Buying your first home should be one of the most exciting and fun milestones of your life. That excitement and fun can be squashed quickly, however, when the reality of the process and what’s required of you turns out to be different than you expected.

The truth is, the mortgage process and the abundance of regulations surrounding it changes frequently. Really frequently. So, you need a professional who can guide you through the obstacle course. Someone that will educate, guide, and protect you along the way.

Here are 5 rookie mistakes you can avoid to help put you on the right path and set you ahead of the curve:

Rookie Mistake #1: Under/Over Estimating the Costs


Those who overestimate the costs typically do so in regard to the down payment. Many believe that if you want to buy a house you’ve got to have at least 10%, or even 20% for a down payment. This myth was born from a truth, as most are. If you do put 20% down (or otherwise start with a loan-to-value <80%) you avoid having to pay private mortgage insurance. This can save you a lot of money in the long run if you plan to keep the mortgage more than a few years.

The truth is, MOST programs allow a much lower down payment. The run of the mill Fannie Mae Conventional 30 year loan only requires 5% down. Other conventional programs for first time homebuyers allow 3%. FHA requires 3.5% and then there are programs from USDA and VA that offer 100% financing. Not to mention down payment assistance programs that exist in different forms all over the country.

One big problem with overestimating is that you may be waiting longer than you have to buy your home.


Then there are those who underestimate the costs. It’s important to understand, there are NO perfect loan programs. You may not fit into every single option. Programs that allow lower down payments typically have stricter requirements in other areas such as debt-to-income or credit score. You never want to assume that you will qualify for a particular program and build a plan around it until you’ve consulted with a lender.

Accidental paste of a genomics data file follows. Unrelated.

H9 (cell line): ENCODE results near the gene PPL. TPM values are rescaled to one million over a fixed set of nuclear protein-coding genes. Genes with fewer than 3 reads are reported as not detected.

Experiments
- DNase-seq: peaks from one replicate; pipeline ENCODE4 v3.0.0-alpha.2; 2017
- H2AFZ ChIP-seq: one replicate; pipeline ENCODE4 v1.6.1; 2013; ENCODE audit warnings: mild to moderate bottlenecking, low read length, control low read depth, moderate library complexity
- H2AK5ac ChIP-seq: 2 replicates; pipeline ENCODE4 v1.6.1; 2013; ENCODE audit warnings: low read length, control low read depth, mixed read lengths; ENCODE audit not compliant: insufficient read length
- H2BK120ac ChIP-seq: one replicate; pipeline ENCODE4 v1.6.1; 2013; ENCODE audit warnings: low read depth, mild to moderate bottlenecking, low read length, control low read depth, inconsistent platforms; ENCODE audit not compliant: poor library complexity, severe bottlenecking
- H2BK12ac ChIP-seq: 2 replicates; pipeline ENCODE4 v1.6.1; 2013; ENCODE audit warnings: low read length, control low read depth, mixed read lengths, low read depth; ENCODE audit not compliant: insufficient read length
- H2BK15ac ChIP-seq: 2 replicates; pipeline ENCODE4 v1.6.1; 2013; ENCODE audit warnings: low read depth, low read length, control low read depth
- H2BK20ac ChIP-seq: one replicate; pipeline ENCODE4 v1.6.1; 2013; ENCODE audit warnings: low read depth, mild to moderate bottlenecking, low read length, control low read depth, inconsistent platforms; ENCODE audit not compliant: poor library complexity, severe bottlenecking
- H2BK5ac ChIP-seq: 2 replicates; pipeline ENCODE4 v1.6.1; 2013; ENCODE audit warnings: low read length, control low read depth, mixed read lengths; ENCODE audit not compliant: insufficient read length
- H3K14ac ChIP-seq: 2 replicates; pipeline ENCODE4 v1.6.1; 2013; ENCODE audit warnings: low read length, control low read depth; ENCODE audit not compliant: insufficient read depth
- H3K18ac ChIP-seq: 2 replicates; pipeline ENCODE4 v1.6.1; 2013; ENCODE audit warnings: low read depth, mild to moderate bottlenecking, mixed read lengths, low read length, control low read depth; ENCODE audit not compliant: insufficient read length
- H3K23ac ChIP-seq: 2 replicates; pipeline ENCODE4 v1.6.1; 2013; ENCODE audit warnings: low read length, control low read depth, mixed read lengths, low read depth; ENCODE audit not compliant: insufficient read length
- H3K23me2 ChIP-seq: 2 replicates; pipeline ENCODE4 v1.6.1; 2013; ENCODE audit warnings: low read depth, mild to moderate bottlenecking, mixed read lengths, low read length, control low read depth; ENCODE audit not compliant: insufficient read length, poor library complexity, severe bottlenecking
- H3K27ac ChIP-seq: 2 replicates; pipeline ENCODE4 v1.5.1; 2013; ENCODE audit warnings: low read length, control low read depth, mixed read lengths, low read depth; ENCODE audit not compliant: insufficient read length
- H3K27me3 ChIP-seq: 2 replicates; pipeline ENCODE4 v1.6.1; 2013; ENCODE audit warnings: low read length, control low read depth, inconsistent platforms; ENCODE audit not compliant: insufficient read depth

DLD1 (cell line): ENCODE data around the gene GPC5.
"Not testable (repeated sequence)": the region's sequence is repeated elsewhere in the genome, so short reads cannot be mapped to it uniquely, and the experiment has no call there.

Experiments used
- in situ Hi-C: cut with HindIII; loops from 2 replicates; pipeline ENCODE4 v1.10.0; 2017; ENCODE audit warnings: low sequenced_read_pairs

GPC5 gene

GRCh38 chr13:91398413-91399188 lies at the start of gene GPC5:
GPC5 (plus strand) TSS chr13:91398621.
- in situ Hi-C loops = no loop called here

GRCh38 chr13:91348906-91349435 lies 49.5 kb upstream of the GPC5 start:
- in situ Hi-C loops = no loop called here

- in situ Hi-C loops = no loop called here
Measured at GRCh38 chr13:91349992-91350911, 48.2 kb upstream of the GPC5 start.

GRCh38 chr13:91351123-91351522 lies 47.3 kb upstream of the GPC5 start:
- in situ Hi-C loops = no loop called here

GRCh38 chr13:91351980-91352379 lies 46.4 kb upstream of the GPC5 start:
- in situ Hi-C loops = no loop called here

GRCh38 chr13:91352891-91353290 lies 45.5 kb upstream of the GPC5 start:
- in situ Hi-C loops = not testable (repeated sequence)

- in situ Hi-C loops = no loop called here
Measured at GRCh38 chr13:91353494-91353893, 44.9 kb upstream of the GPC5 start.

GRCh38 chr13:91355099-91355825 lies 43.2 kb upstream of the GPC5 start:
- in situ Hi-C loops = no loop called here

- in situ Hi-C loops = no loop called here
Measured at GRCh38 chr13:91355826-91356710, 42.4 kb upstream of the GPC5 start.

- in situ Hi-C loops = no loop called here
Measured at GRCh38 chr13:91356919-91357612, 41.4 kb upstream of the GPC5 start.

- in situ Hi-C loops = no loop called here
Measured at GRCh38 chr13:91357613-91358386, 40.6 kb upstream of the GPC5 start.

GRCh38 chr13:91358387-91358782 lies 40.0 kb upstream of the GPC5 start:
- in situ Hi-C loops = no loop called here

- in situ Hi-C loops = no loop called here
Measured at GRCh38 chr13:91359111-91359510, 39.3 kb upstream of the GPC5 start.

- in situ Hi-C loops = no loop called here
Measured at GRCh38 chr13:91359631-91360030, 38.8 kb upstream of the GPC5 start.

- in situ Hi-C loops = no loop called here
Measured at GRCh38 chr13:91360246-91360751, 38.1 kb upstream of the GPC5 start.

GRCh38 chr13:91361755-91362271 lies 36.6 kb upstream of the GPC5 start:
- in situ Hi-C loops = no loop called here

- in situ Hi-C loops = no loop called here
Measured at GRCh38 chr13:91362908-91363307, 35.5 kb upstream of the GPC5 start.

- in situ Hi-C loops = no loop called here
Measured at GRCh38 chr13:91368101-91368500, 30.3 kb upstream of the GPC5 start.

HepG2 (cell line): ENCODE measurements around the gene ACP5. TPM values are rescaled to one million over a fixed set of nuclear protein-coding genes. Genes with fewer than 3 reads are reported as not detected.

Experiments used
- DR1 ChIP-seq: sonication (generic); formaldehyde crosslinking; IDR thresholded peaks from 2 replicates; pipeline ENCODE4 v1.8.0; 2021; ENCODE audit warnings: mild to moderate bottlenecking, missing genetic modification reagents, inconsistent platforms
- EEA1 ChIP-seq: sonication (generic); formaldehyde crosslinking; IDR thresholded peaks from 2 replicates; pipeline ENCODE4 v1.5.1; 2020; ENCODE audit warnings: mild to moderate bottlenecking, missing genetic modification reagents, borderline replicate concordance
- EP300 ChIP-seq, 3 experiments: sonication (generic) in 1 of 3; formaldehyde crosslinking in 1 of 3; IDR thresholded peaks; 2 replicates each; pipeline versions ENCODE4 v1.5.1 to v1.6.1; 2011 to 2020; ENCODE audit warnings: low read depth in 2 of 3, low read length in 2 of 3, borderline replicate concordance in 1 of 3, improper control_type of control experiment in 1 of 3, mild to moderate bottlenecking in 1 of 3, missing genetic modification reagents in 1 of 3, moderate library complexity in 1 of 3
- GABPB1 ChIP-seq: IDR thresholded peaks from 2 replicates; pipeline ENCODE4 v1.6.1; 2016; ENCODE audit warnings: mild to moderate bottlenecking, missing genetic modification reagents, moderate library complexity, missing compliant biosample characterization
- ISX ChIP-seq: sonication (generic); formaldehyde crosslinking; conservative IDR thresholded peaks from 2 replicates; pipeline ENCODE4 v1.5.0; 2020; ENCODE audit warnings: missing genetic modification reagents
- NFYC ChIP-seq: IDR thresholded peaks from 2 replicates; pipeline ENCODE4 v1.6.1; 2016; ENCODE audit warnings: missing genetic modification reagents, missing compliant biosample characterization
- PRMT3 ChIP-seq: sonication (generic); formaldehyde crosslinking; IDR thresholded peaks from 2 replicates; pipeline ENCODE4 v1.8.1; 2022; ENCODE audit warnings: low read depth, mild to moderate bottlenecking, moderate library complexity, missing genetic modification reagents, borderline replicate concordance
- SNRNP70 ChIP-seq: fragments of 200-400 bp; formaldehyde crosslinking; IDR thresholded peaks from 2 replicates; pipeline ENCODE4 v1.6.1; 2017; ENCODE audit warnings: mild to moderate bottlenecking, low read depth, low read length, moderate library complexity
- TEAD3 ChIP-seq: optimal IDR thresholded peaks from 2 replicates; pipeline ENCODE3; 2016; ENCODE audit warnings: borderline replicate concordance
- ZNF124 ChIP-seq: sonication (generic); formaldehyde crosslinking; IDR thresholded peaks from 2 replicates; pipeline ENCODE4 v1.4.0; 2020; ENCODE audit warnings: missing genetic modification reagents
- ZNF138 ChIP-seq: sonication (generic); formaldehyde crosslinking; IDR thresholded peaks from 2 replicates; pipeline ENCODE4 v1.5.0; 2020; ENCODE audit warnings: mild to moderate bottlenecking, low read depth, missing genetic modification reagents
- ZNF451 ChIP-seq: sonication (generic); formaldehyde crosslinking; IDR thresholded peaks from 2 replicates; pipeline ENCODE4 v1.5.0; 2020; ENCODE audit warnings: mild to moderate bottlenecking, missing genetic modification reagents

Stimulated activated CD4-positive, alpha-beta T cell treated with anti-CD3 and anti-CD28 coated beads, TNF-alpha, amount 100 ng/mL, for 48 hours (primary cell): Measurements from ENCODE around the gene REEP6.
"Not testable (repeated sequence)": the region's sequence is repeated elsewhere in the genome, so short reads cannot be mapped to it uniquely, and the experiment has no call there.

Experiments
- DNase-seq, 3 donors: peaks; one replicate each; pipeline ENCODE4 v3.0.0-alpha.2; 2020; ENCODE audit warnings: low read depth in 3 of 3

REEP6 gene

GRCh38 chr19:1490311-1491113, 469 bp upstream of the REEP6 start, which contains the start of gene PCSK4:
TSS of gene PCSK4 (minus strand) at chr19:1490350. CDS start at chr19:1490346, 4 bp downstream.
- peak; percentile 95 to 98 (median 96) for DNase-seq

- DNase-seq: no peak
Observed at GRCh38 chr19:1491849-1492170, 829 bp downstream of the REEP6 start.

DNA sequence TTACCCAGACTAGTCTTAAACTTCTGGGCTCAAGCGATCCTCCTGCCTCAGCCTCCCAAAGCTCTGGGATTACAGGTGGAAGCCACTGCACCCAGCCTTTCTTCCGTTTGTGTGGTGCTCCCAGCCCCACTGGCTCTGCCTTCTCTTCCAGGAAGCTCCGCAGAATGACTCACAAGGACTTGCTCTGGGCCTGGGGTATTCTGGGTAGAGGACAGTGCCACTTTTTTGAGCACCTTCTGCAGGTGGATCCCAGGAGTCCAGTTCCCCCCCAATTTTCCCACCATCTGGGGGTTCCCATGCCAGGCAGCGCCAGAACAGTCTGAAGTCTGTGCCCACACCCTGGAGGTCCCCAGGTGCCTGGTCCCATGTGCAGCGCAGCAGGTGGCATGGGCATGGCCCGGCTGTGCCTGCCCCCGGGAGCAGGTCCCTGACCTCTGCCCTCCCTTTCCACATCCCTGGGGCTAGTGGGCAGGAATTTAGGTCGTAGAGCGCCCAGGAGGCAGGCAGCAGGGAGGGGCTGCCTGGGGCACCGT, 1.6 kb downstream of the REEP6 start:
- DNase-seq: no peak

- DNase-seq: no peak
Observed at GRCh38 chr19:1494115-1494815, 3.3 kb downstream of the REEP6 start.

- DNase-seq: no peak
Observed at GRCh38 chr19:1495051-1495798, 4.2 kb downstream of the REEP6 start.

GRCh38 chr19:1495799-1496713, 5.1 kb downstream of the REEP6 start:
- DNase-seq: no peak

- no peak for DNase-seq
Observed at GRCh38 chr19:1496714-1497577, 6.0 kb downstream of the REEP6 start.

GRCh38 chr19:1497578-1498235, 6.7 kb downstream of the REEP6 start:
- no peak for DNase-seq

Rookie Mistake #2: Going Solo

When I say going solo, I don’t mean Han.

Finding a skilled real estate agent that you trust is vital to a successful home purchase. Most first-time home buyers are pleased to learn that using an agent is at zero cost to them. The seller is responsible for paying the commissions of both their agent and yours. Not finding and utilizing a realtor is like going to court without a lawyer. If, like most, you’re a little overwhelmed by the number of realtors that operate in your area I suggest asking your Loan Officer for an introduction to someone they have worked with and trust.

Rookie Mistake #3: Expecting Your Dream Home

Perhaps you are in the position to go out and find the house that has absolutely everything you want. If you’re like most first-time home buyers though, there’s going to be some give and take. I hate to see people become disappointed when it turns out to be much harder than expected to find their ideal home in their ideal budget. I suggest to my clients that they make a list of everything they want. That ideal picture. Then to rank everything based on how essential it is and be willing to sacrifice the bottom few things if necessary.